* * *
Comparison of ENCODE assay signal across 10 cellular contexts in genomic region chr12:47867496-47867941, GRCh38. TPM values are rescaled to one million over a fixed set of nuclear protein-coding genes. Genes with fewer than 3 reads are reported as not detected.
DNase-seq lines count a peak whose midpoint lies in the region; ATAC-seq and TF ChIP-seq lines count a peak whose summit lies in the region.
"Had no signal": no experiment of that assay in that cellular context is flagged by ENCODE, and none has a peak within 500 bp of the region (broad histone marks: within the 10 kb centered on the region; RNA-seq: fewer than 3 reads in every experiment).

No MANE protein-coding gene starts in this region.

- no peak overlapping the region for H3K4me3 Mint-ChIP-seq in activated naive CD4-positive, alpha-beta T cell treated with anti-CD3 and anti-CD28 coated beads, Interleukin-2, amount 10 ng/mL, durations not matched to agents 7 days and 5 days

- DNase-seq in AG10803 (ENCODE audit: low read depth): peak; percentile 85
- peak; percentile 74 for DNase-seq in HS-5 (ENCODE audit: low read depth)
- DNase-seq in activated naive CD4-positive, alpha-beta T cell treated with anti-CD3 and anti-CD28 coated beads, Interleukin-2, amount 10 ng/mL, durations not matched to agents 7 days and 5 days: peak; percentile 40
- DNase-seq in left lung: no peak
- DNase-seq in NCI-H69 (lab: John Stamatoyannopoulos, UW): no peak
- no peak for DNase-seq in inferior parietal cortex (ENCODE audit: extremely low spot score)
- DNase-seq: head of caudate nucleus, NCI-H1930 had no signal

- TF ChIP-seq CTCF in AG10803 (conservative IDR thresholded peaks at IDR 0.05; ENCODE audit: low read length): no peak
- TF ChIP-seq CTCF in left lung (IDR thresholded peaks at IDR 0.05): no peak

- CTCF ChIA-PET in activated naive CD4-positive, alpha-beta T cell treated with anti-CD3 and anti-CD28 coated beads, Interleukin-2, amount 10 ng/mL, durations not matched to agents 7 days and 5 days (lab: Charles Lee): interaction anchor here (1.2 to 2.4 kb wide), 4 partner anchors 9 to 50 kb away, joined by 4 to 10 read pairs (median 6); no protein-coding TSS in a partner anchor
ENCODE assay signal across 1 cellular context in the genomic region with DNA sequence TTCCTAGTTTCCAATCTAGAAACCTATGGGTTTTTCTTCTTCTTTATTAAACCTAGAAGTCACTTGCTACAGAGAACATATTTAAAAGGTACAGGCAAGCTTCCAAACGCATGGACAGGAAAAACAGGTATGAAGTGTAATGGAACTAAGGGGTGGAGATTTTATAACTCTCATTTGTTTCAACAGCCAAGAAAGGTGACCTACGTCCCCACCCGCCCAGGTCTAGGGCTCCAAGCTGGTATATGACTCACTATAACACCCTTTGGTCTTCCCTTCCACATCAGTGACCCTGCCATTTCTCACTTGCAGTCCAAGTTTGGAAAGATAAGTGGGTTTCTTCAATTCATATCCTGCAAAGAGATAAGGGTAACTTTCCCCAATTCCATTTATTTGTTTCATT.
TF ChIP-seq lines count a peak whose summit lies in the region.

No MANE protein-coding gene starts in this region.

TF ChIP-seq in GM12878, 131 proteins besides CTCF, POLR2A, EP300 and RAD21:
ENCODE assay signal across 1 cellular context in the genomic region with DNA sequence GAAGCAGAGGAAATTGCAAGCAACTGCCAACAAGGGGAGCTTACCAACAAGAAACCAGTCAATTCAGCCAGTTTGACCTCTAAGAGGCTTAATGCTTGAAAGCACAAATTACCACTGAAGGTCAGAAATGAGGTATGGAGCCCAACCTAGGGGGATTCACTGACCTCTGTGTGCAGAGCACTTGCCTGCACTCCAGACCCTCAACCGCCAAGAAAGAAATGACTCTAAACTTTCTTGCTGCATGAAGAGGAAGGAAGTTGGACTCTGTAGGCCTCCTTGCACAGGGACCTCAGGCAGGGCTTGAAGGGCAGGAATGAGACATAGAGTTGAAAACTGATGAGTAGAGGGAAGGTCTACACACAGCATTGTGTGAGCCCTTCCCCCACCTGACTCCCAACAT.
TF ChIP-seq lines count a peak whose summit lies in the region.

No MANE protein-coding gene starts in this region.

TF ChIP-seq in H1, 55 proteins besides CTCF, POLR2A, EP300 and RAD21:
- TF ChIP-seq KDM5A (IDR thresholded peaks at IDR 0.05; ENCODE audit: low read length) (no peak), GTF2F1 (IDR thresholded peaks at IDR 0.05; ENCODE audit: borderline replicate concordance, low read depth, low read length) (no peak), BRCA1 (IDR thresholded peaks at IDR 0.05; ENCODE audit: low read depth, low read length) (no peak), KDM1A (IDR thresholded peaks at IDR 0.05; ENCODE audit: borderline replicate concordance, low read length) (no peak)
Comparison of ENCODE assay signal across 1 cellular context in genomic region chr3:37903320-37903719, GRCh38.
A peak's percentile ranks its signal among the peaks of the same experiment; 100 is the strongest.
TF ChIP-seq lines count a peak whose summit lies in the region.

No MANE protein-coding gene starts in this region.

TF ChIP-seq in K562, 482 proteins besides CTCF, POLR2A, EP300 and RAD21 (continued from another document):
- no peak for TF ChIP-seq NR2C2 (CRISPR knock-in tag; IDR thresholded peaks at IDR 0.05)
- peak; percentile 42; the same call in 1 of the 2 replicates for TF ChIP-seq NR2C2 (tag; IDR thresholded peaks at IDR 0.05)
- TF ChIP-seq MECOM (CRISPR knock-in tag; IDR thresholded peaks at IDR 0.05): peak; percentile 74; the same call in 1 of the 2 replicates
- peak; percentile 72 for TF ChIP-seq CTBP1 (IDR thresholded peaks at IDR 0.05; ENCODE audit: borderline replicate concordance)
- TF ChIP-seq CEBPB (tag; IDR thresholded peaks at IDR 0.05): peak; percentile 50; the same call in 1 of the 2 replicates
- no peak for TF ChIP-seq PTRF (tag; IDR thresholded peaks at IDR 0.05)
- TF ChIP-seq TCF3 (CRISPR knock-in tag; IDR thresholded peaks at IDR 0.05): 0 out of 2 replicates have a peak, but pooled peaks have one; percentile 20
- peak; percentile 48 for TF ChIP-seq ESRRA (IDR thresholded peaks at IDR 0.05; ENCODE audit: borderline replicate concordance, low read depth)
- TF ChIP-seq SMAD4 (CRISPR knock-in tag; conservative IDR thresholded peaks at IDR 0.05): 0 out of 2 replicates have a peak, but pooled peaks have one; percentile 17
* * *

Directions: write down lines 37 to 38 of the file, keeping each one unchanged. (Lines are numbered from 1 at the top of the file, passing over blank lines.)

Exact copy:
- peak; percentile 48 for TF ChIP-seq ESRRA (IDR thresholded peaks at IDR 0.05; ENCODE audit: borderline replicate concordance, low read depth)
- TF ChIP-seq SMAD4 (CRISPR knock-in tag; conservative IDR thresholded peaks at IDR 0.05): 0 out of 2 replicates have a peak, but pooled peaks have one; percentile 17